“This Feeling” came at a really pivotal time in my career. I love collaborating with other genres and other artists, and I was just finally getting brave enough to do that with “Miss Me More” and “This Feeling.” They were out at the same time, and there was this new wave of fans I was meeting. It gave me a new confidence as an artist. The Chainsmokers are worldwide superstars, and that audience connected on a song that aligned with everything I was writing about anyway.
My album was called Unapologetically, and that song and whole album is about following your heart instead of your head. The lyric, “They tell me think with my head, not that thing in my chest.” It felt aligned and right. It was my first time doing anything outside of the country genre, and it was such a fun experience. It made me really grateful for the people who love when I'm able to blur those lines.
Working with The Chainsmokers was fun. They're such songwriters; it's definitely not a situation where you just sing your vocal and send it in. We met up to do the vocals, and they were like, “Try singing it like this. Let's stack 18 harmonies here.” It was definitely a different experience than me with country, because sometimes my demo vocal, where I'm sitting on the ground with a glass of wine, ends up being the one that's on the radio. I try not to overthink that stuff, but I learned that in pop music and EDM, every breath and every syllable is so important in the way they produce it all. It opened my eyes to that different world.
Ballerini's third studio album, Kelsea, was released in March 2020, just as COVID-19 became a worldwide pandemic. Despite the difficult timing, her lead single, “Homecoming Queen,” became certified platinum and climbed the country and Billboard Hot 100 charts.
I was opening for Kelly Clarkson and busier than I'd ever been in my life and loving it, but also not really taking care of my heart and myself. I had Nicolle Galyon and Jimmy Robbins, who I love writing with, come on the road with me one particular weekend. They're my friends, so we can go a little bit deeper. Nicolle asked how I was doing, and for first time I felt safe enough to be honest. I said, “I feel so guilty telling you that I don't think I'm good. I don't think I'm okay right now.”
And she was like, “Kelsea, if you could see the way that everyone, perception-wise, sees you. You're like the homecoming queen of Nashville. You waltz in and get a record deal and have a number one off the bat. You're sitting here on your tour bus opening for one of your favorite people, telling me there's a lot more going on behind the surface. That's what you need to tell people.”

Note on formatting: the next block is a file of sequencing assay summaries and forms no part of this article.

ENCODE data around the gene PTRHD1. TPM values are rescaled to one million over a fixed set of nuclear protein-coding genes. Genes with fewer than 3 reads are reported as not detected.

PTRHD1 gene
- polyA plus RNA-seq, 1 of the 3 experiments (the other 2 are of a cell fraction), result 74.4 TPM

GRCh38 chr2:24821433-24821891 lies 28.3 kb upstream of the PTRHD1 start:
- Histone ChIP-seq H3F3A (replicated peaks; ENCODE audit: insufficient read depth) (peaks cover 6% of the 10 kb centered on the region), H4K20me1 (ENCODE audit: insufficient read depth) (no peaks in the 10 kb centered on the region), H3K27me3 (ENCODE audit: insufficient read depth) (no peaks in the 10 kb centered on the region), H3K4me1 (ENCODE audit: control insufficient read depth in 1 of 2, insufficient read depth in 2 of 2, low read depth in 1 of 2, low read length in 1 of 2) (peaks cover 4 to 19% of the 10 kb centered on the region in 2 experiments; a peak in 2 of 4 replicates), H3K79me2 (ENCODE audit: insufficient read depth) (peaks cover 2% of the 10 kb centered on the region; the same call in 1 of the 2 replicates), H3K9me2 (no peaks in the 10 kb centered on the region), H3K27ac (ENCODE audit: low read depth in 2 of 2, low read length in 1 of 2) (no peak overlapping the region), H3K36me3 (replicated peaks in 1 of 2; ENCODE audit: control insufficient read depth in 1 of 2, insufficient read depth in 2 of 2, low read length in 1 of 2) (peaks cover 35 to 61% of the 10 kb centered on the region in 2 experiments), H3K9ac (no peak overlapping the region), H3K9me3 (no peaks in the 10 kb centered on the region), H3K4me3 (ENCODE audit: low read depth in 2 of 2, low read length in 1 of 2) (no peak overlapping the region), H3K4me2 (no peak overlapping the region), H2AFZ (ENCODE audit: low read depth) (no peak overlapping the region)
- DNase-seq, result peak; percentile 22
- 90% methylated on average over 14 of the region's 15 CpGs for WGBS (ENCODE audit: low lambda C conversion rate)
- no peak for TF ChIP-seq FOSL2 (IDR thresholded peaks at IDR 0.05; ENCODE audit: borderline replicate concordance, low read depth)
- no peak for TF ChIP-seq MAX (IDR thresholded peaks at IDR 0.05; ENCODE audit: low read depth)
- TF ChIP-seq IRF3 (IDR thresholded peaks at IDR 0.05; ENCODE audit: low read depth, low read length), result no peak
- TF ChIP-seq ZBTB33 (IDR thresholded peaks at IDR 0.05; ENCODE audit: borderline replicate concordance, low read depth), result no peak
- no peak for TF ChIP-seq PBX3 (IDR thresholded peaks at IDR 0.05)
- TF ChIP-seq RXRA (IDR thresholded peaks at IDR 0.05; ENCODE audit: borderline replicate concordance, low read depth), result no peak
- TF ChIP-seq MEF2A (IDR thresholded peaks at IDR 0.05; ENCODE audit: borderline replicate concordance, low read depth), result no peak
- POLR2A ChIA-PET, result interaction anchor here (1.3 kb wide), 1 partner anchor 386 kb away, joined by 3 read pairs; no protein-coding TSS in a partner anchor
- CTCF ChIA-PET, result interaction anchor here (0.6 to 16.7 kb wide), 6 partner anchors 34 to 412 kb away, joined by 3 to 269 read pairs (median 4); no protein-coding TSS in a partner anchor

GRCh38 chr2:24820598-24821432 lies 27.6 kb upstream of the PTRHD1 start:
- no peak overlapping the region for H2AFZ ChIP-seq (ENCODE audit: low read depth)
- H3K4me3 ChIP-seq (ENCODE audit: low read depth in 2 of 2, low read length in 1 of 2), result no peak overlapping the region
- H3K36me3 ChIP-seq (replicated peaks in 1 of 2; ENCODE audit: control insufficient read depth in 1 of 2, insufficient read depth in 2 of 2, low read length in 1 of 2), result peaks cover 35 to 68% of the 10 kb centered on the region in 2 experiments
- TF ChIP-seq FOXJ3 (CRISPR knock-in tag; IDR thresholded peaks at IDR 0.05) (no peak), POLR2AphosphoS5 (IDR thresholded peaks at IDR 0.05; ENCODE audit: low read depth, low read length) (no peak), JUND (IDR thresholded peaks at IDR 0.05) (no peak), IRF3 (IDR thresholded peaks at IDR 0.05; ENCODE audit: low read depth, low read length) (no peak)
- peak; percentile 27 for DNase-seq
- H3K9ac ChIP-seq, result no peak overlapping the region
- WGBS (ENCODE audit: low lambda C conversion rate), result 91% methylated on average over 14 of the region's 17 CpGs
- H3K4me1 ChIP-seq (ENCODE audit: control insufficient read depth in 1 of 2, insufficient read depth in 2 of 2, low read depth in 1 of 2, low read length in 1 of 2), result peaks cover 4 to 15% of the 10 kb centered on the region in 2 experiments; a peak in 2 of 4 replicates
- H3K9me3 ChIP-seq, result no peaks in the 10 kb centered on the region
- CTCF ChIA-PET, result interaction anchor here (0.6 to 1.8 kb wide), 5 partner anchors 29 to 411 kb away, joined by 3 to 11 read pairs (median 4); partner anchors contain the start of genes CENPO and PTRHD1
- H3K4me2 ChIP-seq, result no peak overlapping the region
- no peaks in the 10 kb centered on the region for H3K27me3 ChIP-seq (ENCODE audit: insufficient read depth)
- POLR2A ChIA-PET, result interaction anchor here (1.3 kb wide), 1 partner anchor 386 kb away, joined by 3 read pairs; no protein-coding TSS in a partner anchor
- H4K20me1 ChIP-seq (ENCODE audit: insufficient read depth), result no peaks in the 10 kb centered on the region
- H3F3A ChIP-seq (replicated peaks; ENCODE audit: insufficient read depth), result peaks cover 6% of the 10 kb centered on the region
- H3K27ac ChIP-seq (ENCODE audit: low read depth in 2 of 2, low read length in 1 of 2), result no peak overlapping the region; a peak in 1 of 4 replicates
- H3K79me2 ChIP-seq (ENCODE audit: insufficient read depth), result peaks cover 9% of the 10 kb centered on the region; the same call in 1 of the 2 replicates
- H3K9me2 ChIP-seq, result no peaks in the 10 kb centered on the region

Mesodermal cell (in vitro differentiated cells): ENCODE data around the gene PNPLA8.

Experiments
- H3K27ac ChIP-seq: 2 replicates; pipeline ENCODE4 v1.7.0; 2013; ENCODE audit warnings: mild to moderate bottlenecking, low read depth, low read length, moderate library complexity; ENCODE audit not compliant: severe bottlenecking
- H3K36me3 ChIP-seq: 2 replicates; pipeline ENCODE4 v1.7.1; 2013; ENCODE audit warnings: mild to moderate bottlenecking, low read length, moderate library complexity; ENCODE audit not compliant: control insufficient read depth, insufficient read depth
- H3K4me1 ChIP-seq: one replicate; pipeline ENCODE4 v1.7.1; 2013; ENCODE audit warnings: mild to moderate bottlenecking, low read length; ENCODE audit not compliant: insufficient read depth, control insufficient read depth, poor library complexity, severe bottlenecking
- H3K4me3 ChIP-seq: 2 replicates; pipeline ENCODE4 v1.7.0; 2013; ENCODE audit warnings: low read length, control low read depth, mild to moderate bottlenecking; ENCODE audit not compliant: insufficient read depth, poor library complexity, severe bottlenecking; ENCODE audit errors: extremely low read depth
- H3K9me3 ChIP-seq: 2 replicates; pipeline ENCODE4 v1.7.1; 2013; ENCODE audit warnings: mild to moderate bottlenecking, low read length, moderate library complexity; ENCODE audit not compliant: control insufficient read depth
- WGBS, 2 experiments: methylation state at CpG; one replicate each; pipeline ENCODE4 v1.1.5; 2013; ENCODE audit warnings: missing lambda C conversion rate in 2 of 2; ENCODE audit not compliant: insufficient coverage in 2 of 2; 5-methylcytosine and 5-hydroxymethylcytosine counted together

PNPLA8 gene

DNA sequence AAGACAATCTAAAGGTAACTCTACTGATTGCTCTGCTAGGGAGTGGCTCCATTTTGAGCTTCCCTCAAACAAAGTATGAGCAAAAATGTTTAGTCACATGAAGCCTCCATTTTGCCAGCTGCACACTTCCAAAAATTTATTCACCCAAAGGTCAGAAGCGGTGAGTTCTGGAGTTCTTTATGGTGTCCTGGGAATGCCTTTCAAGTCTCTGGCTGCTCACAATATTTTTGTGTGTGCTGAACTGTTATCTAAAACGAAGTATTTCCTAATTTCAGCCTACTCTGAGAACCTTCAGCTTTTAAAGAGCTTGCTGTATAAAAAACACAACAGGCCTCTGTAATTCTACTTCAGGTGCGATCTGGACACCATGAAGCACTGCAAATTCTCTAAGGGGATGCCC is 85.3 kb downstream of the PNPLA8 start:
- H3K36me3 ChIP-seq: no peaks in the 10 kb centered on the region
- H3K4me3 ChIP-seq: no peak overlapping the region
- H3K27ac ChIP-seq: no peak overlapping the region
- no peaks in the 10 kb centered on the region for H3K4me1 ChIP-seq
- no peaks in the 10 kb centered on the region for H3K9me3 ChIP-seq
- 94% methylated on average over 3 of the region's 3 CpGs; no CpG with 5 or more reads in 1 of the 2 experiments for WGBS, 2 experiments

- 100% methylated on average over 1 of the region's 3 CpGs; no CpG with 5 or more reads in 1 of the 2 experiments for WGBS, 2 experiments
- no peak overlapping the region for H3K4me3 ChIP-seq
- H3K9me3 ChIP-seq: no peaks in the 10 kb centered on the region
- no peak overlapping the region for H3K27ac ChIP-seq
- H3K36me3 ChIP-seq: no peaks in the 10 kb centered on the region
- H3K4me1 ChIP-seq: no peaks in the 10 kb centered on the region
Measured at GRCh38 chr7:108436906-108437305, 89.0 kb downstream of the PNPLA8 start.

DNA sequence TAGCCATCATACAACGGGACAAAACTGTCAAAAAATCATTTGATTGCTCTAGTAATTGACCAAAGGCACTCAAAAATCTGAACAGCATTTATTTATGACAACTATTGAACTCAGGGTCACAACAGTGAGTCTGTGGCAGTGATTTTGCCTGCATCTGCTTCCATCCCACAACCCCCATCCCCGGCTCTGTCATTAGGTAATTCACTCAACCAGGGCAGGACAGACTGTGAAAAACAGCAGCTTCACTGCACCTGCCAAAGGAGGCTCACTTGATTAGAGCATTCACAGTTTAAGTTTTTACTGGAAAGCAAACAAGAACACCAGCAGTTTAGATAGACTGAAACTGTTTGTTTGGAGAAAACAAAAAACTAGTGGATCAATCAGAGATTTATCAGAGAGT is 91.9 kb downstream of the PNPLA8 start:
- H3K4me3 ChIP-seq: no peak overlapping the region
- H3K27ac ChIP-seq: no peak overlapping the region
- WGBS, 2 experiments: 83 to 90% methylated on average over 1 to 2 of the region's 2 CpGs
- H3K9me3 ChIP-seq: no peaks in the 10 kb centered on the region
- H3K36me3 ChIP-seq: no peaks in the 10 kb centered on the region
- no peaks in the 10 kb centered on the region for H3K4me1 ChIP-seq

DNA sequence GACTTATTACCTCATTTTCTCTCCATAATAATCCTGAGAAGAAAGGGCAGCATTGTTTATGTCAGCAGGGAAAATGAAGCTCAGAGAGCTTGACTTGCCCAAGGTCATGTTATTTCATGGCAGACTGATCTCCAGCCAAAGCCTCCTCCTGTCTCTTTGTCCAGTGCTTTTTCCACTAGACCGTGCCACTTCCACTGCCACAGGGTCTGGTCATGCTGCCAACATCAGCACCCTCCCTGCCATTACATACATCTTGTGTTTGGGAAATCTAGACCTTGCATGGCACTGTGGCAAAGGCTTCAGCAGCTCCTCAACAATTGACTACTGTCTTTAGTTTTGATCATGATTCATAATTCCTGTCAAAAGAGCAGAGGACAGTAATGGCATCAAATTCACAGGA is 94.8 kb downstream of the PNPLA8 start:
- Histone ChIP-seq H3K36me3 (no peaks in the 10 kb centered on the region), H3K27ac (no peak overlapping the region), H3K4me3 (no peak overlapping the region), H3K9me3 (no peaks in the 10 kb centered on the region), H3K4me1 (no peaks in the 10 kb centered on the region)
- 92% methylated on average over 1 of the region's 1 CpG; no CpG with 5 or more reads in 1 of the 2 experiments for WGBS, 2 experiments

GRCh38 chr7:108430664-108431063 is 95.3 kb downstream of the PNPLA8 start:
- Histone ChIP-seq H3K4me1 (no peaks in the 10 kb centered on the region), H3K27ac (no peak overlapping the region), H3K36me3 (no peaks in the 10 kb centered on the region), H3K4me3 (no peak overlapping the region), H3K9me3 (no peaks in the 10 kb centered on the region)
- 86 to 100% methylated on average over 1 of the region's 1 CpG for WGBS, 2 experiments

Everything is so filtered and finessed and not as it seems right now in our world. I finally felt brave enough to go, “This is not me being ungrateful. This is not me diminishing this incredible life I get to have. It's me saying, ‘I'm human. Life ebbs and flows, and I'm going through it right now.’”
I love the line “dancing with your best foot forward.” To me, it sums up the song. It's about trying to be the girl who dances, trying to be the girl who's happy, trying to be the girl who's always finding the silver linings, trying to always do the right thing but also acknowledging that's not always easy.
When someone else says something you're thinking, it empowers you to feel like you're allowed to feel that too. I feel that as a fan of music. It was really healing for me to go, “I've been sweeping stuff under the rug. I've been faking it. Here it is.” I had that connection with fans who were like, “Thank you for acknowledging that not everything is so glittery all the time.”
I wrote my first record when I was 19, and then I was put into a cannon and just shot out. It was crazy. I kept my head down and ran with it for three and a half years, and then came up for air. I've been on this journey of trying to grow up and do it with grace, but also do it right and feel all my feelings and get to know myself as a 27-year-old now. The farther I dive into getting to know myself and writing about it, it seems like the better this whole journey is going to be in general. Especially now. I'm making a new record, and that's the road I'm going down.
We put the record out on March 20, the week the world shut down. It was tough. I grieved the loss of an album and the loss of the plans around it and all of that, because it was too late to not put it out. I also felt so guilty for taking up any space in a time where the world was scared and hurting. It was messy. I grieved, and then I reset and remade it into an album called Ballerini, and then I fell back in love with it and love it more now.
Anna Moeslein is the deputy editor at Glamour. Follow her on Instagram @annamoeslein.
Originally Appeared on Glamour